Although this Osaka ramen institution doesn’t quite have a Michelin star, it is listed in the guide as Bib Gourmand: the award given for excellent value for money. There are only seven seats available at the countervail of which offer a fantastic view of the chef at work. You’ll see him whipping up all the classics: shio, shoyu, and miso ramen, and a great selection of toppings to boot.

URL: twitter.com/ramen_hayato (Japanese)

Ramen Restaurant in Japan 7:Kadoya Shokudo (Osaka)

The in-house workshop at this top Osaka ramen-ya fires out wonderfully fresh noodles to match their excellent broths. Simplicity is key to the flavours, with pitch-perfect renditions of classic styles such as the bestselling shoyu ramen. The toppings are similarly classic, with quality Kagoshima pork, spring onions, and fresh bamboo shoots packed in. Although it has no crazy gimmick to gain attention, Kadoya Shokudo is nonetheless one of the most famous ramen restaurants in the city — it really is just all about great flavour here.

URL: twitter.com/kadoyaramen (Japanese)

Ramen Restaurant in Japan 8:Ore no ramen Appareya (Kyoto)

The name of this Kyoto ramen shop literally translates to “my ramen is awesome” and, to be fair, the owner well lives up to his boast.You’ll have to trek a little far out from central Kyoto to get there, but it’s worth the trip. What awaits are delicious bowls of delicious salty pork bone tsukemen ramen (limited to 20 portions per day), and roast pork ramen, among others. Queues can get quite hefty here, so try to arrive early.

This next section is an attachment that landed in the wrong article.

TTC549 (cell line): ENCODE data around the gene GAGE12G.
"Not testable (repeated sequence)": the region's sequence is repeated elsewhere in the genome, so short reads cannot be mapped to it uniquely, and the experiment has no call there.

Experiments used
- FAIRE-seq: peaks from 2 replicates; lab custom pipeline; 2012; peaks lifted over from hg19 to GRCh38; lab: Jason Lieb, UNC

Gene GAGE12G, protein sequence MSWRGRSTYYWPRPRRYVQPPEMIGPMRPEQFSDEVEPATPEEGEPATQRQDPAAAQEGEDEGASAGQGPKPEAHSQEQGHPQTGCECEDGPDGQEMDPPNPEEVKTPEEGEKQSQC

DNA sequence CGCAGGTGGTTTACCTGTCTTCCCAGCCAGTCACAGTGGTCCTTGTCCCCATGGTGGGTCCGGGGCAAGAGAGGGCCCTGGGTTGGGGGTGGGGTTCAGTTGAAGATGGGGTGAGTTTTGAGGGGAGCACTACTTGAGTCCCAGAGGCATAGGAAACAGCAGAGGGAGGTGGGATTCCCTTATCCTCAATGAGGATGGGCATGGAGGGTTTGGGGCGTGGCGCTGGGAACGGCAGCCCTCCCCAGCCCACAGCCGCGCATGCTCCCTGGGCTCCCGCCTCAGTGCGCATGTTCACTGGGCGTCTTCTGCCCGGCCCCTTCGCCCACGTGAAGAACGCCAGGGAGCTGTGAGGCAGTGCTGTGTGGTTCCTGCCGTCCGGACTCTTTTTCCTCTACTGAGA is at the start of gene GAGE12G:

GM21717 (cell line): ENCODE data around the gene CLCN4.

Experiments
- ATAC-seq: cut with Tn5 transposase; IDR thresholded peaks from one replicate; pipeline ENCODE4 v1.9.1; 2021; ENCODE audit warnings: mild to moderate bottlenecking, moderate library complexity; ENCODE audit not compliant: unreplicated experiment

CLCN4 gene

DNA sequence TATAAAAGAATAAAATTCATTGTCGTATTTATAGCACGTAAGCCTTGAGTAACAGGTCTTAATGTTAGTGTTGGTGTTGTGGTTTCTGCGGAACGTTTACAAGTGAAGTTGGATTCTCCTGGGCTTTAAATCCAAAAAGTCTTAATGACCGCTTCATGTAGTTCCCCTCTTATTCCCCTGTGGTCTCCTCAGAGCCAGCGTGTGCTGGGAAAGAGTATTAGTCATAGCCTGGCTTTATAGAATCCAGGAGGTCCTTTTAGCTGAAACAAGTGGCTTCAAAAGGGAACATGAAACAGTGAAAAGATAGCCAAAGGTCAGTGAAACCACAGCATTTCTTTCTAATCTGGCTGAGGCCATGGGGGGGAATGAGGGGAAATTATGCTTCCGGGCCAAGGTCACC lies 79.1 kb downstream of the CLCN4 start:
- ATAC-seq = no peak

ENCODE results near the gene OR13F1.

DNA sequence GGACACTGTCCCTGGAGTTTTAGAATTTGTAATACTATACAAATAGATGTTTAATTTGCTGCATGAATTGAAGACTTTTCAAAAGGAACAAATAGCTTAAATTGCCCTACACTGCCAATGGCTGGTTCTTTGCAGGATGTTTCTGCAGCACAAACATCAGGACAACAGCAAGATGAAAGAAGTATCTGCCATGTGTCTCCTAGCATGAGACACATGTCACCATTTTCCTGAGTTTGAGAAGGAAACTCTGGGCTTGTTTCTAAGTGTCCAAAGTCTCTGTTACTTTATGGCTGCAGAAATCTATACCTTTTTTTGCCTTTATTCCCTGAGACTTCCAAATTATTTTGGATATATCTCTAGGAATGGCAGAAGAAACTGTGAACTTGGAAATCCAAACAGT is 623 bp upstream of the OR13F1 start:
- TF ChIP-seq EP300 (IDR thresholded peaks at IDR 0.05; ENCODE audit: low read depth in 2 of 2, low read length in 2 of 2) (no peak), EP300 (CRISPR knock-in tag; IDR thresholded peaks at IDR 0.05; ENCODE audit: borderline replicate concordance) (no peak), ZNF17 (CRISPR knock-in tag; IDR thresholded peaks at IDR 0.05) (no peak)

URL: ameblo.jp/appare1 (Japanese)

Ramen Restaurant in Japan 9:Ramen Touhichi (Kyoto)

Moving firmly in step with the times, this restaurant specialises in purely organic ramen. It’s well situated for anyone visiting Kyoto’s golden temple, Kinkaku-ji, and usually has a line gathered outside the door. Their specialties are rich chicken shoyu ramen, and excellent sides such as karaage fried chicken — all the healthier for their organic aversion to any and all chemical additives.